A million-pound mosque could soon be built in Perth — four years after the proposals sparked street protests from right-wing extremists.
Perth Islamic Society’s new mosque and community centre on Jeanfield Road has been given the green light by council planning officers.
A similar plan was approved some years ago but permission lapsed and the latest, more detailed plans, were submitted at the end of last year.
When the plans were first mooted in 2017, the Scottish Defence League staged a major protest in the city centre.
The march was met by a bigger counter protest of about 400 people from anti-fascist groups.
Dozens of police officers, some on horseback, were called in to attend.
Previous plans were also shelved after complaints from nearby residents about parking and congestion.
According to the latest proposals, the centre’s design will reflect the group’s Scottish and Islamic roots.
A planning statement from Perth Islamic Society says the facility will be a major boost to Perth Muslims as well as any community groups looking for a space to use.
‘Enhanced place of worship for community’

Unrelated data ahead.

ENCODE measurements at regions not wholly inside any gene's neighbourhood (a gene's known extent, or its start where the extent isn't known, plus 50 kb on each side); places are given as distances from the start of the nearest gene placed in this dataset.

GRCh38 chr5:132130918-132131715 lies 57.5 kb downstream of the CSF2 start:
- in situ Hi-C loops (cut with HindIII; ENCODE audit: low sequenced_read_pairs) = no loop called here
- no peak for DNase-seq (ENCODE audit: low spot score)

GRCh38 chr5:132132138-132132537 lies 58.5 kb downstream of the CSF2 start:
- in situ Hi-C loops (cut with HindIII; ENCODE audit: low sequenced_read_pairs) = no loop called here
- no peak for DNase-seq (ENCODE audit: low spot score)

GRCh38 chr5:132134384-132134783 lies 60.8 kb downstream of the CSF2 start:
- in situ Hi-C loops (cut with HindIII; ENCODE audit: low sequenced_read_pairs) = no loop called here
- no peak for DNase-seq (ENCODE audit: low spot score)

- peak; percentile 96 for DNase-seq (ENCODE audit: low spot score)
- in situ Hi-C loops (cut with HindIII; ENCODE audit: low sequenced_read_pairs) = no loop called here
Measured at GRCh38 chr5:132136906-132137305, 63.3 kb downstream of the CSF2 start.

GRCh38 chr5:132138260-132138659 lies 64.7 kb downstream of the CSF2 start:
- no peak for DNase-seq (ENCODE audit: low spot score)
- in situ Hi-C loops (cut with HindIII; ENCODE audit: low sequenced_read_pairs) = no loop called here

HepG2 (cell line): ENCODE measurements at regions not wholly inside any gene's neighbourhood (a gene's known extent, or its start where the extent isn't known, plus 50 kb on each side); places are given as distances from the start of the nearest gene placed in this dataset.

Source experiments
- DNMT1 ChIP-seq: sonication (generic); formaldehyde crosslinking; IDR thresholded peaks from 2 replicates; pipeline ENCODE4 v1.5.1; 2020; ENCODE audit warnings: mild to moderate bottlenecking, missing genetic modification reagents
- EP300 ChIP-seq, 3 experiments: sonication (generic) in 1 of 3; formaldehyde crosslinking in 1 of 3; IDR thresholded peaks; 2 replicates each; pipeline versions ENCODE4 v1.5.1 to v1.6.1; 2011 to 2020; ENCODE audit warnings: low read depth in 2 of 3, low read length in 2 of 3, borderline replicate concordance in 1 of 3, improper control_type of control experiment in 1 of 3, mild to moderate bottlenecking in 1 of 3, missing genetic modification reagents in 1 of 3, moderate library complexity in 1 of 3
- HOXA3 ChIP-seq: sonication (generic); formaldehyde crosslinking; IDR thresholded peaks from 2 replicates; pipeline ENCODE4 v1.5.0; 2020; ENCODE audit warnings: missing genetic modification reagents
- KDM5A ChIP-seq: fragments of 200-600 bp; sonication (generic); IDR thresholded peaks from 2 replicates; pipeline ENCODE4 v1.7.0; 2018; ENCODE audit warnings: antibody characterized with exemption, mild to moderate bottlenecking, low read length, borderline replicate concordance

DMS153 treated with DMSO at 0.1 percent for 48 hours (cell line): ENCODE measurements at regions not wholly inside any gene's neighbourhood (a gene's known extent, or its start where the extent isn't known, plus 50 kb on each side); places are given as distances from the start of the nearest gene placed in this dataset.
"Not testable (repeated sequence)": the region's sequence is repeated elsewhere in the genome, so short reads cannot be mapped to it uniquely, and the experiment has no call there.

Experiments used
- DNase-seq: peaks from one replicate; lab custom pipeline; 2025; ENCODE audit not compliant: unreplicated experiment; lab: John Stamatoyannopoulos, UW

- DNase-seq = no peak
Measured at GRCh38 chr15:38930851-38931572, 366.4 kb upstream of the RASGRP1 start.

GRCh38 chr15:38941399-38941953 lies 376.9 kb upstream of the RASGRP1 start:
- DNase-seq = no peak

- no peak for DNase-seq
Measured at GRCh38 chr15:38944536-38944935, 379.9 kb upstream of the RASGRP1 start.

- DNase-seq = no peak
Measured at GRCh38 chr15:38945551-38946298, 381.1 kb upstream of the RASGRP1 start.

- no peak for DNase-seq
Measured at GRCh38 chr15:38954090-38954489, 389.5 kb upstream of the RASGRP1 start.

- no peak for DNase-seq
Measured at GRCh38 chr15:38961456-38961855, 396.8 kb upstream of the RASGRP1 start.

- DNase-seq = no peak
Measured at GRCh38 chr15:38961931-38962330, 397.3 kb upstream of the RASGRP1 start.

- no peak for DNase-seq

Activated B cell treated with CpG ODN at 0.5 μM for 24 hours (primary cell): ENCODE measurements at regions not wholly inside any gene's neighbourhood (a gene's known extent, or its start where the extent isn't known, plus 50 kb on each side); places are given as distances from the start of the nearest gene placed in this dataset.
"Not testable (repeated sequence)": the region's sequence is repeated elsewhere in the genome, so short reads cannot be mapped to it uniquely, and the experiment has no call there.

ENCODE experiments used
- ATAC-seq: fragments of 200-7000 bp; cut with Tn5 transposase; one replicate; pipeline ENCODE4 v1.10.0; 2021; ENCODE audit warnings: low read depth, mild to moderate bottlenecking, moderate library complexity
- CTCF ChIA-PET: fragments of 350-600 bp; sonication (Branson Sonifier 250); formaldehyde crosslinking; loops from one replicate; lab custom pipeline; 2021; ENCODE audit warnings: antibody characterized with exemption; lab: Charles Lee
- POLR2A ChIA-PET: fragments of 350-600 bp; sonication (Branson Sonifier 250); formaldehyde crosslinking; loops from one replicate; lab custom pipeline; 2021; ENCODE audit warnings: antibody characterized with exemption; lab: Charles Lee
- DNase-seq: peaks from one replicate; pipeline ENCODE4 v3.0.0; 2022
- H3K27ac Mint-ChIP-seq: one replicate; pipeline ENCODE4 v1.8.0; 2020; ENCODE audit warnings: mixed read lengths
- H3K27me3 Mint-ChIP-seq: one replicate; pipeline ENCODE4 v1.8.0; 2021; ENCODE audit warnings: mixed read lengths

It states: “The main purpose of the building is to provide enhanced place of worship facilities for the community, enabling both males and females to attend all the prayers.
“There will also be afternoon classes to teach Quran, currently 1.5 hours Monday to
Thursday, for the families who would like their young ones to do so.
“The basement part of the building is planned as a community centre. This will enable activities to take place on site.
“Furthermore, the centre facilities would be offered when possible, to other community [groups].
“The new larger premise, which enables a larger group of Muslims to gather, would offer Perth and Kinross Community Health Partnership an increased opportunity for enhanced communication amongst the Muslim community.”
Five prayers per day
There will be five prayers per day – in the morning, at lunchtime, in mid-afternoon, in late afternoon and in the evening.
Between 10 and 15 people will attend each prayer session, but it is anticipated that the Friday lunch time prayer session will be attended by 100 to 120 people.
There will also be two festive activities every year – the Eid al-Fitr festival, which marks the end of the fasting month of Ramadan, and Hajj, which is usually 10 weeks after Ramadan.
There is to be no music within the premises or any other potential sources of noise.
Perth Islamic Society has not responded to requests for comment.